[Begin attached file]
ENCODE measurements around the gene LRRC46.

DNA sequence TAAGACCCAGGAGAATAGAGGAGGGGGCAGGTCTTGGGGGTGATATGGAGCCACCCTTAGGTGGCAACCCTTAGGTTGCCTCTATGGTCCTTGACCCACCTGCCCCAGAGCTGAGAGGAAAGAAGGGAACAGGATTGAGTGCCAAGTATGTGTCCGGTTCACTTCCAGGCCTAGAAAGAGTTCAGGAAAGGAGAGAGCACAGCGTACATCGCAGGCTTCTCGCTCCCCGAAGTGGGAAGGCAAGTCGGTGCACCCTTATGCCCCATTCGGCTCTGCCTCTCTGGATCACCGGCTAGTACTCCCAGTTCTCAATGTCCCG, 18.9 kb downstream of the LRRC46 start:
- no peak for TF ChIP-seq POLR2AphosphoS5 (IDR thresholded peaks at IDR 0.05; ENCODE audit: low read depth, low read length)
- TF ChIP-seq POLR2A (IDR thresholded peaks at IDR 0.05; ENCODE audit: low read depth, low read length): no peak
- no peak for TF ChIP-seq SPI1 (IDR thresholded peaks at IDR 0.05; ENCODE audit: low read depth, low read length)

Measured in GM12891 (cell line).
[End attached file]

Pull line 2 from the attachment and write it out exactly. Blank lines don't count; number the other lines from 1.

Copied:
DNA sequence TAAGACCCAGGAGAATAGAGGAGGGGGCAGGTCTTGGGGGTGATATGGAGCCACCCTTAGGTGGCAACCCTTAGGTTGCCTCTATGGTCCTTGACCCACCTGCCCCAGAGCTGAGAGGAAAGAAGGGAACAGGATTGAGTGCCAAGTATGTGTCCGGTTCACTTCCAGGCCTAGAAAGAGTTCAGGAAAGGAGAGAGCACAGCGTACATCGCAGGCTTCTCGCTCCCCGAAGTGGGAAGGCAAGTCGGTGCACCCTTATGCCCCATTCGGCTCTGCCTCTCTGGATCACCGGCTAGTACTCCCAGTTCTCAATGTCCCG, 18.9 kb downstream of the LRRC46 start: